By Tony Hicks, Contra Costa Times
It’s one of those ideas that makes a middle-aged musician smack himself in the head for not thinking of it first.
Like so many suburban kids, Coane Brothers — not to be confused with the filmmaking Coen Brothers — grew up with dreams of being on MTV. And like 99.9 percent of those kids, they didn’t quite make it. Real life intruded: jobs, wives, kids, mortgages, the works. They couldn’t even keep their band going.
“We were in an ’80s cover band, playing around the city and getting home at 3 a.m.,” says Scott Coane, a sales manager for a California radio station. “And bottle-feeding at 5 a.m. just didn’t cut it.”
Sitting in the park adjacent to the Orinda Community Center, where they play with their own kids, Scott, 34, and his 38-year-old brother, Craig, describe how they went quietly into rock retirement. Then a couple of years ago, they were driving to the mountains to go skiing when they started messing around with the lyrics from rock songs on the radio — and an idea was born.
“We had a pad of paper and an ’80s station on,” says Craig. “We started writing and cracking up.”
For the next year, the Coanes worked on the concept of taking songs popular when parents were kids and rewriting the lyrics, gearing them for kids.
“We love kids and we love music,” says Craig, who has an 8-year-old daughter and a 5-year-old son. “We’ve always had fun changing lyrics. We went through the years of listening to kids’ music and we thought, ‘There has to be a way to do kids’ music that adults like.”
Among others, J. Geils Band “Centerfold” became “One Year Old.” Rick Springfield’s “Jessie’s Girl” became “Puppy’s Fur.” Twisted Sister’s “We’re Not Gonna Take It” became “We Are Going To Bake It.”
The guys got the thumbs-up from their kids, hired some studio musicians and, calling themselves Juice Box Heroes, recorded the 12-song CD “No Sugar Added: Song Favorites For Parents, Fun New Lyrics For Kids.”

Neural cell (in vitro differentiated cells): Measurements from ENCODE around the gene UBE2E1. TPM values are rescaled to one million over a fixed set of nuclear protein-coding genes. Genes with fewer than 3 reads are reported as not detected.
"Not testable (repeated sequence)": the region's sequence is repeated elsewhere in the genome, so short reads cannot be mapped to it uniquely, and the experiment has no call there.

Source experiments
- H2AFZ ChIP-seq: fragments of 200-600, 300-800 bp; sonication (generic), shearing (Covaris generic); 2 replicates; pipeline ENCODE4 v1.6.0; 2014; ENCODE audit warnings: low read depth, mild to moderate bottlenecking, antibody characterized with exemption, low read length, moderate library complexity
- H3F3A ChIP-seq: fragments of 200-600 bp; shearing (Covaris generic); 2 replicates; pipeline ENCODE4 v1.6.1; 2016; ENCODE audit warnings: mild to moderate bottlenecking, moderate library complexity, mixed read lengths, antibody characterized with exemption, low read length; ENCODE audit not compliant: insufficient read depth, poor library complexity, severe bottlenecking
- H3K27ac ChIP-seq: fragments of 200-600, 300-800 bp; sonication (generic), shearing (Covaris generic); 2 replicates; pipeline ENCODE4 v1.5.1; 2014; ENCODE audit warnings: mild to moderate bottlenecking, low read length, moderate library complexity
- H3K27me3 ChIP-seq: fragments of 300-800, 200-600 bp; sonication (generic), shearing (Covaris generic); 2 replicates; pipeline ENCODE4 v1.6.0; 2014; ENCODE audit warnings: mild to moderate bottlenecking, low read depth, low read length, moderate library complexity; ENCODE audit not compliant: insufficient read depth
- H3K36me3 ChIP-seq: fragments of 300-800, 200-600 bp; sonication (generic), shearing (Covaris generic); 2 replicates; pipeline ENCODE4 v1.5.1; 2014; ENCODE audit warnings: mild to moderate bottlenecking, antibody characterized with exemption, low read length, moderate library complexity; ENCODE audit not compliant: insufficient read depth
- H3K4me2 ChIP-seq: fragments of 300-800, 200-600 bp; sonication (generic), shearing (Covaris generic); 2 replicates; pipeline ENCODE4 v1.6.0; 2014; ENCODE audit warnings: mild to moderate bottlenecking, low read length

The CD was officially released in August.
“America already likes the music; we don’t have to worry about that,” says Scott, who has three daughters, ages 5, 3 and 1.
“We’re just trying to be silly,” says Craig. “Our kids love it. They always ask to hear it in the car.”
The concept works. The music is recognizable for adults, but kids will relate to the words, put to quality melodies they likely have never heard. Although the Coanes do all the adult singing, they have kids on some of the songs, bringing a slight “Kidz Bop” vibe.
They’ve sold a couple hundred CDs through their Web site (www.juiceboxheroes.com) and are working to get some in local music stores and stores where parents congregate. The guys are also talking about playing live, where they can really get their silly on. Although there hasn’t been a lot of planning in that area.
“We’ve had at least a dozen requests to play,” says Scott. “We’re like, ‘Uh … let us get our schtick together.’ ”
Ultimately, the live version of Juice Box Heroes is what will make the biggest impact, they say. Even though they’re not sure how they’ll deliver a kids show, they know it’ll be big, colorful and fun.
“The show is going to be more important,” says Scott. “This is for the kids. We’re not necessarily concerned about the music critics of the world.”
Unless, of course, they’re younger than 10.
In their CD “No Sugar Added,” Scott and Craig Coane — aka Juice Box Heroes — rewrite rock hits for a child’s point of view. Examples:
- George Michael’s “Faith” becomes “Cake.”
- Rick Springfield’s “Jessie’s Girl” becomes “Puppy’s Fur.”
- Twisted Sister’s “We’re Not Gonna Take It” becomes “We Are Going To Bake It.”
- Lynyrd Skynyrd’s “Sweet Home Alabama” becomes “Sweet Dreamin’ Pajamas.”
- Tommy Tutone’s “867-5309/Jenny” becomes “Mommy 123456789.”
- Madonna’s “Material Girl” becomes “Cheerio World.”
- Garth Brooks’ “Friends in Low Places” becomes “When I’m Big I Want Braces.”
- Bobby McFerrin’s “Don’t Worry Be Happy” becomes “Don’t Worry, Take a Nappy.”